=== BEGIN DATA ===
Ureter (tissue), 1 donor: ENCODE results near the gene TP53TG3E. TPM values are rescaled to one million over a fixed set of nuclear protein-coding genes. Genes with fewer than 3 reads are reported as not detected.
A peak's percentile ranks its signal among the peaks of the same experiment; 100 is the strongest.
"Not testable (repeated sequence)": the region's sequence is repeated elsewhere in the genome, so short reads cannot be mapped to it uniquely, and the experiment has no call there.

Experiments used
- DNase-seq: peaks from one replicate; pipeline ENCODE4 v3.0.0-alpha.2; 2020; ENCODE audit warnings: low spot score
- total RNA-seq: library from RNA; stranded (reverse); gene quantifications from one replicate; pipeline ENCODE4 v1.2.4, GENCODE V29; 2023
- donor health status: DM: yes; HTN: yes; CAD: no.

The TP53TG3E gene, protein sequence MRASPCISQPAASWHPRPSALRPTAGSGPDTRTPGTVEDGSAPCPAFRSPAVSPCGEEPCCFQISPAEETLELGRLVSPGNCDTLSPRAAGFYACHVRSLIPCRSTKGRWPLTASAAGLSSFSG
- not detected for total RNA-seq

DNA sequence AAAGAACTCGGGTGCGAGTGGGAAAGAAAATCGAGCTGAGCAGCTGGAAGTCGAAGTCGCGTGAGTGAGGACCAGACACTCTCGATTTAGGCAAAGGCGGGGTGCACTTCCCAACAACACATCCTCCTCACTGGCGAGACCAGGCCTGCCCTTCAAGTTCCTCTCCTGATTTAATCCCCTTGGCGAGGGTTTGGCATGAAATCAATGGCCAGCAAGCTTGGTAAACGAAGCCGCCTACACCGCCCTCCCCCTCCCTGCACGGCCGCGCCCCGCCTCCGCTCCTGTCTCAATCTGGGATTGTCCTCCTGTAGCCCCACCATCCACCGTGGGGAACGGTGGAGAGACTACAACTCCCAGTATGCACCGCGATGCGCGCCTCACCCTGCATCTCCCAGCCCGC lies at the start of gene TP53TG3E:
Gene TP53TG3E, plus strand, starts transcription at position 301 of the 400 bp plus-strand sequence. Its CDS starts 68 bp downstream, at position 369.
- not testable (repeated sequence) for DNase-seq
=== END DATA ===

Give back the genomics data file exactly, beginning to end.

Ureter (tissue), 1 donor: ENCODE results near the gene TP53TG3E. TPM values are rescaled to one million over a fixed set of nuclear protein-coding genes. Genes with fewer than 3 reads are reported as not detected.
A peak's percentile ranks its signal among the peaks of the same experiment; 100 is the strongest.
"Not testable (repeated sequence)": the region's sequence is repeated elsewhere in the genome, so short reads cannot be mapped to it uniquely, and the experiment has no call there.

Experiments used
- DNase-seq: peaks from one replicate; pipeline ENCODE4 v3.0.0-alpha.2; 2020; ENCODE audit warnings: low spot score
- total RNA-seq: library from RNA; stranded (reverse); gene quantifications from one replicate; pipeline ENCODE4 v1.2.4, GENCODE V29; 2023
- donor health status: DM: yes; HTN: yes; CAD: no.

The TP53TG3E gene, protein sequence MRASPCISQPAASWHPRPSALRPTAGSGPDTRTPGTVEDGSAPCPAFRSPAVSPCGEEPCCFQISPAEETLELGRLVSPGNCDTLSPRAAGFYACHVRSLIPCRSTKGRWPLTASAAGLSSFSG
- not detected for total RNA-seq

DNA sequence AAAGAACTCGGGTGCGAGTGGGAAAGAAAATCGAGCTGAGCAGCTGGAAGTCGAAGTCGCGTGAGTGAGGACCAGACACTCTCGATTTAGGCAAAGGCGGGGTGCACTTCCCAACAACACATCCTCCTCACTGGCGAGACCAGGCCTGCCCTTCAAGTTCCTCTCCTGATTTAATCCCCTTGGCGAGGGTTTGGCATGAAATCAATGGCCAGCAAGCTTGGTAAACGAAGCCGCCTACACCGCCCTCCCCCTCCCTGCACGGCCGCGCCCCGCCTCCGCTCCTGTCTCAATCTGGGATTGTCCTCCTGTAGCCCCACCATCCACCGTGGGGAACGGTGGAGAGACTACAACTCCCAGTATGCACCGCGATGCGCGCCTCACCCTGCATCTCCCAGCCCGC lies at the start of gene TP53TG3E:
Gene TP53TG3E, plus strand, starts transcription at position 301 of the 400 bp plus-strand sequence. Its CDS starts 68 bp downstream, at position 369.
- not testable (repeated sequence) for DNase-seq